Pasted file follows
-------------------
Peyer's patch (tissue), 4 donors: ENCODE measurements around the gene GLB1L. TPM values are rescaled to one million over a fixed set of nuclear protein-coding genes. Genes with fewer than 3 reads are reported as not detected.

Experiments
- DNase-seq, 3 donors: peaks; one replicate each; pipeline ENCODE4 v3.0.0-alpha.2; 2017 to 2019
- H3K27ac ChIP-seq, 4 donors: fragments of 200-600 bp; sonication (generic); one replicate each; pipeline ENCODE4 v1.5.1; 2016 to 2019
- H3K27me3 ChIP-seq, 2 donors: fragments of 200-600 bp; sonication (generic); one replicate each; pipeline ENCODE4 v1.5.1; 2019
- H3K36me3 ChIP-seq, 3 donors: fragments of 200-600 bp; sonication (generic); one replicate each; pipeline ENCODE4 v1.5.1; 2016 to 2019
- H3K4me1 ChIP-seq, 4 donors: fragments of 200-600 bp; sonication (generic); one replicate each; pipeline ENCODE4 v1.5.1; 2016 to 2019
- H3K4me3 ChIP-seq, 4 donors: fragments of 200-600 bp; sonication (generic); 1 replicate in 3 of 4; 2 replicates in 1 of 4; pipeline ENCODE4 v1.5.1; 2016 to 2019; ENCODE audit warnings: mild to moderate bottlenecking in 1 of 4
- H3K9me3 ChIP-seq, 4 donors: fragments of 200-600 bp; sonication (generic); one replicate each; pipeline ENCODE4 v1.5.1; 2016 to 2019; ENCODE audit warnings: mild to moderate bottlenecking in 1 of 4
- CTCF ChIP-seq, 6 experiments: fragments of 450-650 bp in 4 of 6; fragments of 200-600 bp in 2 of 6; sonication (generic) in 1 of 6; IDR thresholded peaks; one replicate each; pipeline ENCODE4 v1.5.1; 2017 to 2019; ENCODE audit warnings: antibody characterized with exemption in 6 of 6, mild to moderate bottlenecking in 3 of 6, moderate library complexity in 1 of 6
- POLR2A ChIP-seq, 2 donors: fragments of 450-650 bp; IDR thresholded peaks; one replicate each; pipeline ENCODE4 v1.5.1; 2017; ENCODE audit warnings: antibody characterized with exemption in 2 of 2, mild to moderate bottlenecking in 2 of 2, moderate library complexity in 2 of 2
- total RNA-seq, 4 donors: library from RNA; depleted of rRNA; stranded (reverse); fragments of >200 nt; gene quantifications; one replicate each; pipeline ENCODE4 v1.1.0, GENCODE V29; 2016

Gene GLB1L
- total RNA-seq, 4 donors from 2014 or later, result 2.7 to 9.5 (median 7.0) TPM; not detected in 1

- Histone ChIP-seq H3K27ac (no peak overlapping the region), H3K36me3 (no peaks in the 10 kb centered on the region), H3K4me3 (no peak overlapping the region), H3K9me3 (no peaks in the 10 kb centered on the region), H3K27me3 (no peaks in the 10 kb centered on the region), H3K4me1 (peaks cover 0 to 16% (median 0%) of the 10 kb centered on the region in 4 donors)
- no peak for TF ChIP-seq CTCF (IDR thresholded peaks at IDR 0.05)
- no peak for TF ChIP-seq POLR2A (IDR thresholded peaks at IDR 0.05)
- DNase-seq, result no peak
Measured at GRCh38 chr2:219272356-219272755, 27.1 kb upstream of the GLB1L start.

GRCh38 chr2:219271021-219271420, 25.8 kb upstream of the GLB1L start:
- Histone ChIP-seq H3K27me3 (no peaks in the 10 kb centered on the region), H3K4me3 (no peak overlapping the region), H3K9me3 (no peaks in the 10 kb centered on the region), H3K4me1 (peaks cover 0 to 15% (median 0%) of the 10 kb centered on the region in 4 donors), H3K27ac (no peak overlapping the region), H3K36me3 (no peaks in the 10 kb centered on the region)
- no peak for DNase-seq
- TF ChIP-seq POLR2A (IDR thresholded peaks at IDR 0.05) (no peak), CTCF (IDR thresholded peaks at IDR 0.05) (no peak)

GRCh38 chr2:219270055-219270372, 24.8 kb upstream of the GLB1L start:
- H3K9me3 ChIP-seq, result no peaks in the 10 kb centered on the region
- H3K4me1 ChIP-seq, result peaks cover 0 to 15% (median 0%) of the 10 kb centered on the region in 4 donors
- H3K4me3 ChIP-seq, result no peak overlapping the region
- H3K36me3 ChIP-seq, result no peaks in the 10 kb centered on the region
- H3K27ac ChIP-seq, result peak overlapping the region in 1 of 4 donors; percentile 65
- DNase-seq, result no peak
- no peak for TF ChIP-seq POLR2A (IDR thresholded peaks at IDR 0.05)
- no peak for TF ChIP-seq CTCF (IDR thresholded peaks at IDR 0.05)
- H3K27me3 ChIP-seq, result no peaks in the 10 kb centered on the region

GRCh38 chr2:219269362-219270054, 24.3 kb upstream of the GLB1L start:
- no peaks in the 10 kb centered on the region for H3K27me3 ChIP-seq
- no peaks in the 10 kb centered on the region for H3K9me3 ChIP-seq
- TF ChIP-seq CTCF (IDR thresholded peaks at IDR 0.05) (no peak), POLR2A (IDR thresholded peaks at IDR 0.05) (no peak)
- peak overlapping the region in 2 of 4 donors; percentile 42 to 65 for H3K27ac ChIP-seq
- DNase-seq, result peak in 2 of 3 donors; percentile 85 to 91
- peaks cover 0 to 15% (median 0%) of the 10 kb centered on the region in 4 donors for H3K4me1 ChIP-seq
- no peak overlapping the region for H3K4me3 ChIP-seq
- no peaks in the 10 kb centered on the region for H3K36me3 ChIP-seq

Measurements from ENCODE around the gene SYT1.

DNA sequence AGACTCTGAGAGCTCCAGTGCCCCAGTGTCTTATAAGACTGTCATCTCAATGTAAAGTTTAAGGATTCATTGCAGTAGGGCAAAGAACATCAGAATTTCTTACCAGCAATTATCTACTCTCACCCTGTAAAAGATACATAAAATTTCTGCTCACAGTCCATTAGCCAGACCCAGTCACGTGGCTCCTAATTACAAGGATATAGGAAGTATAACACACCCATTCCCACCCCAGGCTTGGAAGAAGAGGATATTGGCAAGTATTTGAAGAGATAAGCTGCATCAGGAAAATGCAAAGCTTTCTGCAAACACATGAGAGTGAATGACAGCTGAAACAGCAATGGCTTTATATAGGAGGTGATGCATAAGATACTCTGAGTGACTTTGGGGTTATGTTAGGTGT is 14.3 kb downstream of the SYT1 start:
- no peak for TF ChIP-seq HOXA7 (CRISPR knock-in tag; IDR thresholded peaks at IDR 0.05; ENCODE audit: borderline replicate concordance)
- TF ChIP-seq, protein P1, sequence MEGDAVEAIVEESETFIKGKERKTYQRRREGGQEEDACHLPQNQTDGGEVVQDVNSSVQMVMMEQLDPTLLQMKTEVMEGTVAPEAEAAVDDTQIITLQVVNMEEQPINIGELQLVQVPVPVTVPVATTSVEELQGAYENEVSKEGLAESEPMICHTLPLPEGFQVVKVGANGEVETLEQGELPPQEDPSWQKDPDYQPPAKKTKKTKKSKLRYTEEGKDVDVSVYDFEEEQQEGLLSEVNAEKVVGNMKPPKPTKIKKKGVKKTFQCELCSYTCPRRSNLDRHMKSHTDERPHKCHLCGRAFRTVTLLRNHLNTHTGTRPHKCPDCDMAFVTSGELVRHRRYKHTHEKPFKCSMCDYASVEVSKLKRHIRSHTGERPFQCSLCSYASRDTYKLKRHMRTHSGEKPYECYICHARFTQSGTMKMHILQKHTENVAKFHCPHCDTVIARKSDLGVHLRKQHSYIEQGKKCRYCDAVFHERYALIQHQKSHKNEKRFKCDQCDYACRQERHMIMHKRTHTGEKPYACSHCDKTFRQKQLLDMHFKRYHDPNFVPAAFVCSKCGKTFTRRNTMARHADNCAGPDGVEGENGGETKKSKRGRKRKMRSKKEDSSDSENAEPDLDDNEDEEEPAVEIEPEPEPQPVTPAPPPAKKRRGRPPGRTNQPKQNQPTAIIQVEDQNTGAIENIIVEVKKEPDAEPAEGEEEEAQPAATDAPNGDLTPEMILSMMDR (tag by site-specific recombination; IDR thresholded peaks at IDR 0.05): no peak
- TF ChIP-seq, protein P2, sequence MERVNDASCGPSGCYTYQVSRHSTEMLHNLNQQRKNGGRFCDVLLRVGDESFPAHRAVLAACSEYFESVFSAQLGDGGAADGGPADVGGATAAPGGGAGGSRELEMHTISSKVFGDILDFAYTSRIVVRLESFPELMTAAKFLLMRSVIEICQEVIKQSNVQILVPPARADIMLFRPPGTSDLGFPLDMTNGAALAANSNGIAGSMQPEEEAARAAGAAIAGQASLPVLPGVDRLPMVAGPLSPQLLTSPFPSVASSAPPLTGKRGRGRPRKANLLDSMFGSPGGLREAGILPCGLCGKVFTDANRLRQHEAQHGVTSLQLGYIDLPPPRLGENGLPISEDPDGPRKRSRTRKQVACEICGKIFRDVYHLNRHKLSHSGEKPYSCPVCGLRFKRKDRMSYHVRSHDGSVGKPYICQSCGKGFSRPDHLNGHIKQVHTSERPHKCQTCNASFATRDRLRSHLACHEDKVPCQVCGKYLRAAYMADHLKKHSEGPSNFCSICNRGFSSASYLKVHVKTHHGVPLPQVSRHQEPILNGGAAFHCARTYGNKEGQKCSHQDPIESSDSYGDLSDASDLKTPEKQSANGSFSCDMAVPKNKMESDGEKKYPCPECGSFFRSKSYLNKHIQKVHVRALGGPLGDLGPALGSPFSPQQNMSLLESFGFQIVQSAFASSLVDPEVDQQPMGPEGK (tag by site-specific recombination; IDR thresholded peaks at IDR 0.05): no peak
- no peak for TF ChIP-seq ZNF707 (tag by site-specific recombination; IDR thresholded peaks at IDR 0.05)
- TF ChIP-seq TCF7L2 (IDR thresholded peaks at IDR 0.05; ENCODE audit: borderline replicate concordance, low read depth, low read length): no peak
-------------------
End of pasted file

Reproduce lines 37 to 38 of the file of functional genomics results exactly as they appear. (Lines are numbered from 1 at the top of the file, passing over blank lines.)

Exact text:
- TF ChIP-seq CTCF (IDR thresholded peaks at IDR 0.05) (no peak), POLR2A (IDR thresholded peaks at IDR 0.05) (no peak)
- peak overlapping the region in 2 of 4 donors; percentile 42 to 65 for H3K27ac ChIP-seq